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Smart Woman: ABC's of Food Labels

Nutrition labels are there to help us. Research shows people who read nutrition labels tend to be slimmer than those who don't, but while a third of people&nbsp;<em>say</em>&nbsp;they always look at the calorie counts on a label, in reality, only nine-percent really do!

Nutrition labels are there to help us. Research shows people who read nutrition labels tend to be slimmer than those who don't, but while a third of people say they always look at the calorie counts on a label, in reality, only nine-percent really do!

Research shows only one percent of people look at total fat, trans fat and serving size when they look at labels.

True or false: you should always look at total fat? False, look for saturated fats instead. It raises blood cholesterol levels and increases your risk for heart disease and stroke. Five percent of your daily calorie value is considered low, and 20 percent is considered high.

Which is more important: calorie count, serving size, or vitamins? According to http://diabeteseveryday.com/, serving size is the most underestimated thing on the food label. Remember, three servings means three-times the calorie intake.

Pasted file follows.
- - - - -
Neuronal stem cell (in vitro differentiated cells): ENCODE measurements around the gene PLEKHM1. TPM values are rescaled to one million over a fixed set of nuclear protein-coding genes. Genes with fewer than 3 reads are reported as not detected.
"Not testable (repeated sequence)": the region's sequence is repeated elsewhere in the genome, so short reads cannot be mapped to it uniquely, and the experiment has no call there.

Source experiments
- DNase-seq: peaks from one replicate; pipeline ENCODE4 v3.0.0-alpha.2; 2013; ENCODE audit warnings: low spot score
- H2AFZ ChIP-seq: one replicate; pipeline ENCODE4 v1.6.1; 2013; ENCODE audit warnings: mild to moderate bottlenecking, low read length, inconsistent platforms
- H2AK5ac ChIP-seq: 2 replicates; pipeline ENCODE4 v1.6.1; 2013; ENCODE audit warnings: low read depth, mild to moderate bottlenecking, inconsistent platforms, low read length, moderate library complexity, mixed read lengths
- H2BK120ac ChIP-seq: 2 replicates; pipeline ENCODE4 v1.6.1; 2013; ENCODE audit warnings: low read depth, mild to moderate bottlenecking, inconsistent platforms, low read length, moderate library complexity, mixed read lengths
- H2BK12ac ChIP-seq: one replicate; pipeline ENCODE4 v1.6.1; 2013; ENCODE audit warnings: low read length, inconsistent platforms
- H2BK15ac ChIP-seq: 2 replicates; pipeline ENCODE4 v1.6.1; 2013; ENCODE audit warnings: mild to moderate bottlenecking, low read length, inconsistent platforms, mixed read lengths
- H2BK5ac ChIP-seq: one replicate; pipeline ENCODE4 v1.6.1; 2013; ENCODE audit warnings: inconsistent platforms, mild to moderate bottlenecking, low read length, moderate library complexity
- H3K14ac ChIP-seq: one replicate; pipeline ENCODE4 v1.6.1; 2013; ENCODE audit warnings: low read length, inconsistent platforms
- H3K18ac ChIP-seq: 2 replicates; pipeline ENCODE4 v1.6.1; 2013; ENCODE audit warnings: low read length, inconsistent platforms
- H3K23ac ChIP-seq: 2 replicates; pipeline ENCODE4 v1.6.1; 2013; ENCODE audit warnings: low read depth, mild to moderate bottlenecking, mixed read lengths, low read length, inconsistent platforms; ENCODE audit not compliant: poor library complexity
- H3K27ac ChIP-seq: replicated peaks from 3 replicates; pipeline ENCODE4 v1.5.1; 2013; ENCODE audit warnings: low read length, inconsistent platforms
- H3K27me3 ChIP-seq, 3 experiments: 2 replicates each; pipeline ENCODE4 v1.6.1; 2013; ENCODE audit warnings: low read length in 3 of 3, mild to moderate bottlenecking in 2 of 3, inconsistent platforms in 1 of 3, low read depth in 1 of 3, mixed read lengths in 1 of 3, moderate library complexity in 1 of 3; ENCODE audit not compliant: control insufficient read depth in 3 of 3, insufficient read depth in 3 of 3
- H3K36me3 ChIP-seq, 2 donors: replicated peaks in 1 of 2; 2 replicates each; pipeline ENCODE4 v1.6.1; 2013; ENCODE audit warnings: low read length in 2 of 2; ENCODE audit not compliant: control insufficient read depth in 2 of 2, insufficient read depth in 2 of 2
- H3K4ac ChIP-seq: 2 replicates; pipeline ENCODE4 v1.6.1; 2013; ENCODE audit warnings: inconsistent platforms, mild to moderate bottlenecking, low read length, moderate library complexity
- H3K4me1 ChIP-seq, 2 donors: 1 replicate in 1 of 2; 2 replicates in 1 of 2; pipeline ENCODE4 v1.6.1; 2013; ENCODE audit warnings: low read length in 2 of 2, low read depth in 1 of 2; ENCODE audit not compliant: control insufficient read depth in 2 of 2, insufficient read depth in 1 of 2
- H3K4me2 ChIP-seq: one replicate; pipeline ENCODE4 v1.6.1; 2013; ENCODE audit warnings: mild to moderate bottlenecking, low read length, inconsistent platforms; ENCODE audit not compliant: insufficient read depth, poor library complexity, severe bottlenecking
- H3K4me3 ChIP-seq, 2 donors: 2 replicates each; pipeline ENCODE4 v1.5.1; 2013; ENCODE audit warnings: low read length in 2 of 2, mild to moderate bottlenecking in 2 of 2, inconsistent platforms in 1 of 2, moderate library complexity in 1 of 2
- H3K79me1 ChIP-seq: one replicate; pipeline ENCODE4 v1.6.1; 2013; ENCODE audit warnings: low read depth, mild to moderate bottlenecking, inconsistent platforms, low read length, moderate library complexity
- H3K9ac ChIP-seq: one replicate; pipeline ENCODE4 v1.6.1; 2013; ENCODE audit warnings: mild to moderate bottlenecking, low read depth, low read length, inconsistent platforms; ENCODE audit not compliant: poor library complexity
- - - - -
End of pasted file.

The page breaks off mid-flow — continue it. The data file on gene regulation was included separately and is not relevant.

Finally, how much sodium do you need a day? 23-hundred milligrams! But americans typically consume more than three-thousand a day!  Aim for foods that have five or fewer percent of your daily value of sodium.

People over 50, african americans and those with high blood pressure, diabetes and chronic kidney disease should curb their sodium intake to 15-hundred milligrams a day.

Another tip: Women should keep daily sugar intake at 24 grams or fewer a day, and men should stay at 36 grams or fewer. One teaspoon of sugar equals about four grams.

For more information: http://www.ivanhoe.com/smartwoman

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